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PostgreSQL unbuffered queries and PHP (cursors)

From using MySQL, I’ve used the ‘unbuffered queries‘ feature a number of times. It’s where you don’t fetch the entire resultset into memory at once – which is necessary if you’re retrieving more data than you have memory available. If’s often also generally gets results/data back to you sooner.

Pseudo PHP code could be a bit like :

$pdo = new PDO("mysql:host=whatever;dbname=whatever", $user, $pass.);
$pdo->setAttribute(PDO::MYSQL_ATTR_USE_BUFFERED_QUERY, false);
$stmt = $pdo->prepare("SELECT * FROM big_table");
$stmt->execute();
while($row = $stmt->fetch(PDO::FETCH_ASSOC) ) {
    echo $row['field'];
}

Today, I found myself needing to do the same but with PostgreSQL, and it’s been some time since I used it in anger… so had to do some research.

Unfortunately, PostgreSQL doesn’t have the exact same behaviour available (so I can’t just change the PDO DSN/connection info), and I ended up discovering CURSOR queries – example PHP code below.

$curSql = "DECLARE cursor1 CURSOR FOR SELECT * FROM big_table";
$con = new PDO("pgsql:host=whatever dbname=whatever", "user", "pass");
$con->beginTransaction(); // cursors require a transaction.
$stmt = $con->prepare($curSql);
$stmt->execute();

$innerStatement = $con->prepare("FETCH 1 FROM cursor1");

while($innerStatement->execute() && $row = $innerStatement->fetch(PDO::FETCH_ASSOC)) {
    echo $row['field'];
}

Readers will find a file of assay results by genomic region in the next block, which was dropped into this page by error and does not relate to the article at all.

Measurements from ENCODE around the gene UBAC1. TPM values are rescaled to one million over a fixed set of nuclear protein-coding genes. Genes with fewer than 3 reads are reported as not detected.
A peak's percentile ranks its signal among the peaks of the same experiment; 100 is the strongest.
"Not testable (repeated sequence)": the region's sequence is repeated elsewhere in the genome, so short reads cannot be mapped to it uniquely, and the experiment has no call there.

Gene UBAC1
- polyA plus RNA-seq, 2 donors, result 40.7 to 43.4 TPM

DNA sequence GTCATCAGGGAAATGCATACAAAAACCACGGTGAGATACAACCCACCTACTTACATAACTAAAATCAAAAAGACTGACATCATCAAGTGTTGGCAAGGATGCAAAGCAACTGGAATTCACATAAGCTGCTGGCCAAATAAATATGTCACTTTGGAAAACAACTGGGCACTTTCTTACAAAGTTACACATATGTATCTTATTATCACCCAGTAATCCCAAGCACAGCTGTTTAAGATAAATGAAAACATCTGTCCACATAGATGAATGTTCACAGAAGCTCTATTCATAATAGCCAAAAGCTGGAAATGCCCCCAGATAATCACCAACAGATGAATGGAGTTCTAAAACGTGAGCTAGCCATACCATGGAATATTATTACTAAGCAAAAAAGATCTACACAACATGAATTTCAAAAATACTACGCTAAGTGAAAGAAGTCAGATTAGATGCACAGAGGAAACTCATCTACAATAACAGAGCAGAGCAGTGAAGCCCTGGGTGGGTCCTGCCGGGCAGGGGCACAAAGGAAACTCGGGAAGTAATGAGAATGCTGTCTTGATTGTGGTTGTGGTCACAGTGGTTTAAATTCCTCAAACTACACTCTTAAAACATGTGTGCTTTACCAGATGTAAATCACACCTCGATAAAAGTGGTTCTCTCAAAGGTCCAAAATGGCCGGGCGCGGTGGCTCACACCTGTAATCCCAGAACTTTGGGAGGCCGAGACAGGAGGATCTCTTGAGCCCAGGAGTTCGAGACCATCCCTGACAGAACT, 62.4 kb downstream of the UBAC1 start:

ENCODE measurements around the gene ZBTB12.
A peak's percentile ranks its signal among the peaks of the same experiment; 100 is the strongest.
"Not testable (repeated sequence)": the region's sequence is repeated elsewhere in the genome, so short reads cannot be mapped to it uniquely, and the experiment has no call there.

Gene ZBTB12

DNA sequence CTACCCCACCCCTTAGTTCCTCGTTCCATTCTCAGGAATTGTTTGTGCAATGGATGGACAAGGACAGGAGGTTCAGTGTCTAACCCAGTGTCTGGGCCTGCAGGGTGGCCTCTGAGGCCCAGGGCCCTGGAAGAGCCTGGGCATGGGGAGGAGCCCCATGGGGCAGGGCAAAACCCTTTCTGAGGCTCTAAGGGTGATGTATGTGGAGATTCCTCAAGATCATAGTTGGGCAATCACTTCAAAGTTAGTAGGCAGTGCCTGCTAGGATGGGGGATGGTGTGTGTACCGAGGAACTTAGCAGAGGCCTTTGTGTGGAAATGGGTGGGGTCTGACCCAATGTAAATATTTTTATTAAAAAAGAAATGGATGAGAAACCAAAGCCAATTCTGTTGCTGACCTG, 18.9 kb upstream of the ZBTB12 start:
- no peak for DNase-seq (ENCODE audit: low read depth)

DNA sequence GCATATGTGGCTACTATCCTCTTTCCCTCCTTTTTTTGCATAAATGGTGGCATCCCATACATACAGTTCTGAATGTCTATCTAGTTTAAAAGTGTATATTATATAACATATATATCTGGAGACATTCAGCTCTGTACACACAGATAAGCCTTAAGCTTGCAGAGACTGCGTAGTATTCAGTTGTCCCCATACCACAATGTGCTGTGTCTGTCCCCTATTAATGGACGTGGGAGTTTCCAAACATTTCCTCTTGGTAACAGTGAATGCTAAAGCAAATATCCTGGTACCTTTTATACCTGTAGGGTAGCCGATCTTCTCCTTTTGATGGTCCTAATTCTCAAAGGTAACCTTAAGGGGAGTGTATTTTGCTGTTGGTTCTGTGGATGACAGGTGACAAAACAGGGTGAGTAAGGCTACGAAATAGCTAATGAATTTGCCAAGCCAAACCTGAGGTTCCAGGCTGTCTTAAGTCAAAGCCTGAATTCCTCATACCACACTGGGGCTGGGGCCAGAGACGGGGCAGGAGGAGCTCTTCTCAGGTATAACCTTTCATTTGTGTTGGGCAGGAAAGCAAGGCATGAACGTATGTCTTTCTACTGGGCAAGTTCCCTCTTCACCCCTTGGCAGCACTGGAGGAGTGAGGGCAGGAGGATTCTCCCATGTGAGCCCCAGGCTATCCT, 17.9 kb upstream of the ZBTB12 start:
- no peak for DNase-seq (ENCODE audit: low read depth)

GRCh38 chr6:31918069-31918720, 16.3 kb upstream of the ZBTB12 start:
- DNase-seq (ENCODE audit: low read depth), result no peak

(The innerStatement->execute() needs calling on each loop iteration to move the cursor, and we also need to fetch the data from it …).

3 replies on “PostgreSQL unbuffered queries and PHP (cursors)”

Here is a bit of code you might find interesting if you are using PHP 5.5 or higher:

global $pdo = new PDO('pgsql:'); // Just for reference, I usually use a class to wrapper all this

function fetchCursor($sql, $idCol = false) {
  /*
  nextCursorId() is an undefined function, but
  the objective of it is to create a unique Id for each cursor.
 */
  try {
    $cursorID = nextCursorId();
    $pdo->exec("DECLARE {$cursorID} NO SCROLL FOR ({$sql})");
    $stm = $pdo->prepare('FETCH NEXT FROM {$cursorID}');

    if ($stm) {
      while ($row = $stm->fetch(PDO::FETCH_ASSOC) {
        if (is_string($idCol) && array_key_exists($idCol, $row)) {
          yield $row[$idCol] => $row;
        } else {
          yield $row;
        }
      }
    }
  } catch (Exception $ex) {
    // Anything you want
  } finally {
    /*
    Do some clean up after the loop is done.
    This is in a "finally" block because if you break the parent loop, it still gets called.
    */
    $pdo->exec("CLOSE {$cursorID}");
    return;
  }
}

And what you can do next with that is just use the function in a loop. While loops, foreach loops, and with the foreach loop, if you want to, you can specify the column you want in the id variable of the loop. when using foreach (fetchCursor as $id => $row).

Thanks. This was extremely useful!
I hardly found any information online regarding this topic…

[…] I am producing large query results that can exceed a sizable PHP memory limit (128 Mb). I’ve been trying to address this and came across unbuffered queries. Unfortunately, these only seem to be supported by MYSQL while I’m using PostgreSQL. There does seem to be a similar process for PostgreSQL involving cursors, but I’m unsure how to implement them within the Drupal framework using db_query(). Demo implementation with plain PHP can be found here. […]

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